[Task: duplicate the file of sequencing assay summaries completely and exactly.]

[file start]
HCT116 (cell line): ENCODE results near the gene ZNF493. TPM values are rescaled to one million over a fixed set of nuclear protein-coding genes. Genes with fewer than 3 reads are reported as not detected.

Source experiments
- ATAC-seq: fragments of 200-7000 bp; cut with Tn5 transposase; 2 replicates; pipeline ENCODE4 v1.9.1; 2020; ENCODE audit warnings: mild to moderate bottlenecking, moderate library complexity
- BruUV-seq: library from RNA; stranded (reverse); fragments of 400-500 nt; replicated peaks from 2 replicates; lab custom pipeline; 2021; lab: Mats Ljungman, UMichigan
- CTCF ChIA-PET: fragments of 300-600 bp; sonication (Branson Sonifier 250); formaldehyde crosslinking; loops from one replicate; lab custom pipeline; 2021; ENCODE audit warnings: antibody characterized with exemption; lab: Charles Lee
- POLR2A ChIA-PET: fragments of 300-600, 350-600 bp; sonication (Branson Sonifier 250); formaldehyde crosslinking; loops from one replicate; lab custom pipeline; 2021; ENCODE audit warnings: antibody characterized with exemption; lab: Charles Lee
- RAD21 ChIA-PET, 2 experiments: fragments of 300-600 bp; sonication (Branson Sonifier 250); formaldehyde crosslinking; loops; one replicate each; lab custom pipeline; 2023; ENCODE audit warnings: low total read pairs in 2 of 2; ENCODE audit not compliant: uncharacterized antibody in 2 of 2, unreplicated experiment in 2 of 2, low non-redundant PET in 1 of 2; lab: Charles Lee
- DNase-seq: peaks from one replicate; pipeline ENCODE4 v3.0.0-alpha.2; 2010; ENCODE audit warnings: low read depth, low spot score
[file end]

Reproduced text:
HCT116 (cell line): ENCODE results near the gene ZNF493. TPM values are rescaled to one million over a fixed set of nuclear protein-coding genes. Genes with fewer than 3 reads are reported as not detected.

Source experiments
- ATAC-seq: fragments of 200-7000 bp; cut with Tn5 transposase; 2 replicates; pipeline ENCODE4 v1.9.1; 2020; ENCODE audit warnings: mild to moderate bottlenecking, moderate library complexity
- BruUV-seq: library from RNA; stranded (reverse); fragments of 400-500 nt; replicated peaks from 2 replicates; lab custom pipeline; 2021; lab: Mats Ljungman, UMichigan
- CTCF ChIA-PET: fragments of 300-600 bp; sonication (Branson Sonifier 250); formaldehyde crosslinking; loops from one replicate; lab custom pipeline; 2021; ENCODE audit warnings: antibody characterized with exemption; lab: Charles Lee
- POLR2A ChIA-PET: fragments of 300-600, 350-600 bp; sonication (Branson Sonifier 250); formaldehyde crosslinking; loops from one replicate; lab custom pipeline; 2021; ENCODE audit warnings: antibody characterized with exemption; lab: Charles Lee
- RAD21 ChIA-PET, 2 experiments: fragments of 300-600 bp; sonication (Branson Sonifier 250); formaldehyde crosslinking; loops; one replicate each; lab custom pipeline; 2023; ENCODE audit warnings: low total read pairs in 2 of 2; ENCODE audit not compliant: uncharacterized antibody in 2 of 2, unreplicated experiment in 2 of 2, low non-redundant PET in 1 of 2; lab: Charles Lee
- DNase-seq: peaks from one replicate; pipeline ENCODE4 v3.0.0-alpha.2; 2010; ENCODE audit warnings: low read depth, low spot score